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Op-Ed: My work on Alice Sebold’s ‘Lucky’ helped get a wrongful rape conviction overturned

Anthony Broadwater, center
Anthony Broadwater, center, reacts after a judge overturned his rape conviction on Nov. 22 in Syracuse, N.Y. Broadwater spent more than 16 years in state prison after being wrongfully convicted of the rape of author Alice Sebold, who chronicled the assault in her memoir “Lucky.”
(Katrina Tulloch / The Post-Standard )

Last week the 1982 rape conviction of Anthony J. Broadwater was overturned. Broadwater spent more than 16 years in a New York state prison after being convicted of raping Alice Sebold, the bestselling author of “The Lovely Bones” and “Lucky,” a memoir that chronicles the rape and its aftermath. He has been on the sex offender registry ever since. He has always proclaimed his innocence.

When I originally signed on as an executive producer of the film adaptation of “Lucky,” I could not have imagined that I would end up friends with Broadwater, let alone help to get his record cleared. At the time I didn’t know his name; I was told Sebold’s assailant was Gregory Madison, though that name was actually the pseudonym used for Broadwater in her book.

When I first read “Lucky,” I was deeply distressed by the horrific attack Sebold endured as a freshman in college. She deserves all of our empathy and sympathy.

Sebold apologized to Anthony Broadwater, convicted of her rape in 1982 and exonerated last week. Her publisher announced a pause to consider revisions.

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But after I became involved in the production of the film based on “Lucky,” I reread the book with a more critical eye. I began to sense that the portions of the book that dealt with the arrest and subsequent trial of her attacker were not credible. For example, in the book when Sebold identifies the wrong man in the police lineup, she wrote that an assistant district attorney tells her that the men in the lineup “really worked a number on you.” That remark didn’t ring true to me. I discussed my concerns with some of the production team and was assured that Scribner, the publisher of the book, had thoroughly vetted and fact-checked it before its publication.

After I first received a copy of the film’s shooting script in March, it was suggested that the race of the assailant be changed from a Black man to a white one. I was told that a Black actor consulted on the role said that he was afraid having a Black man as the rapist of a white woman in the film could contribute to the actual violence of white people against Black men in our country, perhaps even leading to a Black man being killed. Though making significant changes between source material and a script is common practice in film adaptations, even those based on true stories, this change and others kept my unease with aspects of the book fresh in mind.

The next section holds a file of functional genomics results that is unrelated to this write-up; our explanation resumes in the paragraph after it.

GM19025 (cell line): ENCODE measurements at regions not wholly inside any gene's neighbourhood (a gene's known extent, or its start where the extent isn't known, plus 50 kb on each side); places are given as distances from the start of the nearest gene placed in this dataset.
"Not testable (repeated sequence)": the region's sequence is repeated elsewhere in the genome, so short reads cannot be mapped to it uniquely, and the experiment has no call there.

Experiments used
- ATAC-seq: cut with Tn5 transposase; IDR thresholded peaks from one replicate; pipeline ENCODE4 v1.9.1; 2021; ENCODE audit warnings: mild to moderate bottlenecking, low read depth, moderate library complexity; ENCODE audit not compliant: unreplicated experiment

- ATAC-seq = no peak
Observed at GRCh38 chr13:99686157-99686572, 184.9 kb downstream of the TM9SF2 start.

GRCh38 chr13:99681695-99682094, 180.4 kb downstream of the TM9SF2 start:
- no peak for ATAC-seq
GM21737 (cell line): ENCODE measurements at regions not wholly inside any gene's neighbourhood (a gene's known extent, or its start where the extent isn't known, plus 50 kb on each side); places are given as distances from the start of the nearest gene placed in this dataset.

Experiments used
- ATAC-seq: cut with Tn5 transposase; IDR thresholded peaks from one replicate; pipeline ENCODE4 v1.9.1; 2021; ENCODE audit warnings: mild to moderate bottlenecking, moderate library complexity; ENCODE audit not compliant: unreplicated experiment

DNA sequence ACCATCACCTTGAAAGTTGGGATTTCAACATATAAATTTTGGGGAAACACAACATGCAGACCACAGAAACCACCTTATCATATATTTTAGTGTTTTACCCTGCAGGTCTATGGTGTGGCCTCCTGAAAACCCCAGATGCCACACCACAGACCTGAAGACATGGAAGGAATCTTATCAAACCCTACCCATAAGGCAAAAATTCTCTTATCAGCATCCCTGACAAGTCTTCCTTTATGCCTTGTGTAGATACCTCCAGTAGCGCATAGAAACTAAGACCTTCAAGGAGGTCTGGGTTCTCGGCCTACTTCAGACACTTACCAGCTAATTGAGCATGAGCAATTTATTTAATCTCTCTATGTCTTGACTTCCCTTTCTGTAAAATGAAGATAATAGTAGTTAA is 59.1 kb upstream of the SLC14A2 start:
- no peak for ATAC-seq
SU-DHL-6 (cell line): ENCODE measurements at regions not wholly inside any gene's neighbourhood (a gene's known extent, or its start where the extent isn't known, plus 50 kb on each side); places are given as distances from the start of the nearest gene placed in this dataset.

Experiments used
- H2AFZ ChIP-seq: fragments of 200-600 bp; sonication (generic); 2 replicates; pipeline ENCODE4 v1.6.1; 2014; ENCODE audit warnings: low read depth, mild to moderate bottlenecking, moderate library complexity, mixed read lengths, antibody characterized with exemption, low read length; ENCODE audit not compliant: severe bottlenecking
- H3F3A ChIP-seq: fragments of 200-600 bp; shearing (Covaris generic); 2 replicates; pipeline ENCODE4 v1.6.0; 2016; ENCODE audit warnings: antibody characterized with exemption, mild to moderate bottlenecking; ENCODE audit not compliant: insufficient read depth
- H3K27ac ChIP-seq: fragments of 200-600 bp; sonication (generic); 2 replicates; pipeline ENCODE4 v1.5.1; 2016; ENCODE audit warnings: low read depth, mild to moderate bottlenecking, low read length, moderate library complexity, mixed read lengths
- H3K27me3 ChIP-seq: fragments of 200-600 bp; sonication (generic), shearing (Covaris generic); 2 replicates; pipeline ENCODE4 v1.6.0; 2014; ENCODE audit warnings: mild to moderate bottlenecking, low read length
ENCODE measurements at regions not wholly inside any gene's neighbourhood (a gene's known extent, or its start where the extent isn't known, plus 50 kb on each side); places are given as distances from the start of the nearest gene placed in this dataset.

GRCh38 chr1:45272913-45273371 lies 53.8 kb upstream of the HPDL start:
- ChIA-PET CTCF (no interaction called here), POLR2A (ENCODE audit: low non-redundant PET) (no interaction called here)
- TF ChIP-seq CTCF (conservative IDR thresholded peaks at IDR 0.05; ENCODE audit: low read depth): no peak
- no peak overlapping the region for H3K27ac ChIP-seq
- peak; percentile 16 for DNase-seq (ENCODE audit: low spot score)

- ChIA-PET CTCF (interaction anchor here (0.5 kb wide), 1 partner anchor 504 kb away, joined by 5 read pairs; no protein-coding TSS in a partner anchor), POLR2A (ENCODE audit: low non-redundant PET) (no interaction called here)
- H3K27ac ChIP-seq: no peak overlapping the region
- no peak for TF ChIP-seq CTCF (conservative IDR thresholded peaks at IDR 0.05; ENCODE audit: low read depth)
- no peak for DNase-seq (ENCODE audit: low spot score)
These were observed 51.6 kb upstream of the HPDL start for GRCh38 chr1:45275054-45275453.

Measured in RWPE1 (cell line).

I continued to bring up inconsistencies from the source material to the production team, even suggesting we bring in another director. But I was told that based on another producer’s years of dealing with Sebold, he felt she would agree with their assessment of the changes in the script and would want to keep the director on.

Sebold apologized to the man exonerated in her 1981 rape, saying there was no debate over judicial injustice back then. A contemporary begs to differ.

This was the beginning of the end of my association with the production. On June 7 I received a notice of termination from producer James Brown, primarily for not providing the film with funding I initially had agreed to. I had hesitated to pay, despite my contract, after my doubts began.

Initially, my break with production felt like a relief. But the whole experience continued to bother me and I began to seek answers. While I’m not 100% certain why I felt I had to dig, I’m sure it was a combination of the questions that remained and the frustration with how my role on the film had ended.

In early July I hired Dan Myers, a private investigator in Syracuse, to look into the case, beginning with identifying the real name of the man convicted of raping Sebold. Myers’ uncovered the name Anthony Broadwater, and his investigation, and the work of the attorneys he is associated with, ultimately resulted in the overturning of Broadwater’s conviction.

A rape conviction at the center of a memoir by author Alice Sebold is overturned because of what authorities found were serious flaws with the prosecution.

Broadwater’s unfair conviction is yet another example of the racism our justice system perpetuates on people of color, especially Black people. The “Lucky” production, now canceled, was another way this kind of racism is monetized.

Broadwater is a man who served his country as a Marine, a man who was forced to support himself and his family by doing odd jobs after his release from prison. But despite everything he has endured, he is a man who has accepted Sebold’s apology, and one who refused to give up hope on his decades-long fight to prove his innocence. I am humbled to now call him my friend.

Timothy Mucciante is president of Medici Media and Red Badge Films, which is now producing a documentary about the Anthony Broadwater case called “Unlucky.”


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